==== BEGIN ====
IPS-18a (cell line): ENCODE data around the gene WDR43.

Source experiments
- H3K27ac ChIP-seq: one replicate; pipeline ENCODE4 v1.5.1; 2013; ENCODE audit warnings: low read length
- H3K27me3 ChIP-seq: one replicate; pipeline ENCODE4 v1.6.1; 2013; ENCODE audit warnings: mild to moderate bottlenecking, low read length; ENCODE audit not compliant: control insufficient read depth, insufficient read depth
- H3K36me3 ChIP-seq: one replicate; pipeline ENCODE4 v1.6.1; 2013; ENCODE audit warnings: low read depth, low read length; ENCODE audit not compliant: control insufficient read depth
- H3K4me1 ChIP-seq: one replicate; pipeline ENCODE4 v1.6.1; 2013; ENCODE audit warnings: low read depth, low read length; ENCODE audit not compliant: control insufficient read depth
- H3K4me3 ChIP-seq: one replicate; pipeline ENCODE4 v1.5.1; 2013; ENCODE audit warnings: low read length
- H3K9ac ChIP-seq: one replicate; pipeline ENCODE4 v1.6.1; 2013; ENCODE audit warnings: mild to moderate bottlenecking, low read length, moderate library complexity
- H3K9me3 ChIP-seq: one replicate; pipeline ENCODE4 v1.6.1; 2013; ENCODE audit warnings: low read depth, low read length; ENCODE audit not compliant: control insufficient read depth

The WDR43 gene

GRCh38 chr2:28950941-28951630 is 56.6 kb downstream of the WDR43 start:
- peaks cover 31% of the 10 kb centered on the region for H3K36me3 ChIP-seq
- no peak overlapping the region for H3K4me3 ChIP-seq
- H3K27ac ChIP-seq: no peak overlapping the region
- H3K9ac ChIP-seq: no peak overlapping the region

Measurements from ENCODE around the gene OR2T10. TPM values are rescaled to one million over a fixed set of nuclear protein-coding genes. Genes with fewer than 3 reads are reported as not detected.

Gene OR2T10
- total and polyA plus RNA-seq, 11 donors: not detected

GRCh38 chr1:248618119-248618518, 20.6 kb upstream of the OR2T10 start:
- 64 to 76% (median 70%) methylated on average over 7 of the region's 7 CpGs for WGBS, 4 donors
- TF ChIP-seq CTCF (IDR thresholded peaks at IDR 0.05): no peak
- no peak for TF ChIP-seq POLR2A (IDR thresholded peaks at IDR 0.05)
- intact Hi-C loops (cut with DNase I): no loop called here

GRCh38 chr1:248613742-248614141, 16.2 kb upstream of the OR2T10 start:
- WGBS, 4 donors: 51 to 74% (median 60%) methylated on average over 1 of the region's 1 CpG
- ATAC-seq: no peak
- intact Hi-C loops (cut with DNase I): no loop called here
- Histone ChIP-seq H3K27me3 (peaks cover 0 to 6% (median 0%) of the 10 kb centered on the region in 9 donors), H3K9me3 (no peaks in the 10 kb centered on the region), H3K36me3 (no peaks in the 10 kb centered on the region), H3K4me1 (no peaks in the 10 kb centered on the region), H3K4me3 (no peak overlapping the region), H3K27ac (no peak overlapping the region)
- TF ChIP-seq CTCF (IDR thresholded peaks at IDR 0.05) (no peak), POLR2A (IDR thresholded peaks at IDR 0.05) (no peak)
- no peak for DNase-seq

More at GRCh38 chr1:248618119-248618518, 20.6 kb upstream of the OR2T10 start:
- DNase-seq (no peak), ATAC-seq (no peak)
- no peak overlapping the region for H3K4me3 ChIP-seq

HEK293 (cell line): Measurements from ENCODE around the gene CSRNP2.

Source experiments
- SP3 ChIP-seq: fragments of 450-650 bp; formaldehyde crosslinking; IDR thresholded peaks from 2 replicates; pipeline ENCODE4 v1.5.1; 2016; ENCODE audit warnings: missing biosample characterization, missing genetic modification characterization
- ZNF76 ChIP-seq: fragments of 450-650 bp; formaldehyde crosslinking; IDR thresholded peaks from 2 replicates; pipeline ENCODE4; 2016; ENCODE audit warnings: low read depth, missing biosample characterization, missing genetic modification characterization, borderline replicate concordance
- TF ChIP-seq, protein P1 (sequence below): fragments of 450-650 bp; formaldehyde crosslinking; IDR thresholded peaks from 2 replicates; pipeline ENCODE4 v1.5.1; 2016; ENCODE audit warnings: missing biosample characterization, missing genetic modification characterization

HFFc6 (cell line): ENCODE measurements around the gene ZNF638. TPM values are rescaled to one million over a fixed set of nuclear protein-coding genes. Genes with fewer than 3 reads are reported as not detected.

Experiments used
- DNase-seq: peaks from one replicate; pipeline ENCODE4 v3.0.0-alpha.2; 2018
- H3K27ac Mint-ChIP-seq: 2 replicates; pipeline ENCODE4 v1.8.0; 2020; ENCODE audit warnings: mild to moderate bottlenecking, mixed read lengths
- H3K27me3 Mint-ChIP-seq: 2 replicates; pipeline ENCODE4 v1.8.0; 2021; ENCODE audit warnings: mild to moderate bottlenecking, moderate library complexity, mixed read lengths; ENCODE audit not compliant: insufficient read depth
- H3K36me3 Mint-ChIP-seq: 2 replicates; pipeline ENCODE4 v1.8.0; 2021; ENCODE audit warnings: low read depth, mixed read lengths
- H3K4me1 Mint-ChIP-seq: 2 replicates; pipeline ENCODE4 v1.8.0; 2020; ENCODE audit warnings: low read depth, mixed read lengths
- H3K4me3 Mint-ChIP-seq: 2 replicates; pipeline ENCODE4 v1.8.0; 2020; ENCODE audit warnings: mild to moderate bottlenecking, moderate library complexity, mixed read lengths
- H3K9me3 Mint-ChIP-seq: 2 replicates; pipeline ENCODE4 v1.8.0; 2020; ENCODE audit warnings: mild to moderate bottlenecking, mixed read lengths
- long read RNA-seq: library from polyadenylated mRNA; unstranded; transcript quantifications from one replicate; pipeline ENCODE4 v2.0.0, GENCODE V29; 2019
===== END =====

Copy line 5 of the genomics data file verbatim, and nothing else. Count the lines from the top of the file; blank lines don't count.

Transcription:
- H3K36me3 ChIP-seq: one replicate; pipeline ENCODE4 v1.6.1; 2013; ENCODE audit warnings: low read depth, low read length; ENCODE audit not compliant: control insufficient read depth